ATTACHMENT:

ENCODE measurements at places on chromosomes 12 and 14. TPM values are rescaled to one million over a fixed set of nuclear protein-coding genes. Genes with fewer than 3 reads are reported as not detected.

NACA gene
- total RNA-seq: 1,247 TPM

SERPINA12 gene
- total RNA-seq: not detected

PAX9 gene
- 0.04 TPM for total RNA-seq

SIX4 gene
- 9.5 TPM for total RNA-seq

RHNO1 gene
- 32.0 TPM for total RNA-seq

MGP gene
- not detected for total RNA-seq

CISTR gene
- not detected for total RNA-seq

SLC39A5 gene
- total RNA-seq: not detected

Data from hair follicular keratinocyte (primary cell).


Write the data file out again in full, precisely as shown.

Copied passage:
ENCODE measurements at places on chromosomes 12 and 14. TPM values are rescaled to one million over a fixed set of nuclear protein-coding genes. Genes with fewer than 3 reads are reported as not detected.

NACA gene
- total RNA-seq: 1,247 TPM

SERPINA12 gene
- total RNA-seq: not detected

PAX9 gene
- 0.04 TPM for total RNA-seq

SIX4 gene
- 9.5 TPM for total RNA-seq

RHNO1 gene
- 32.0 TPM for total RNA-seq

MGP gene
- not detected for total RNA-seq

CISTR gene
- not detected for total RNA-seq

SLC39A5 gene
- total RNA-seq: not detected

Data from hair follicular keratinocyte (primary cell).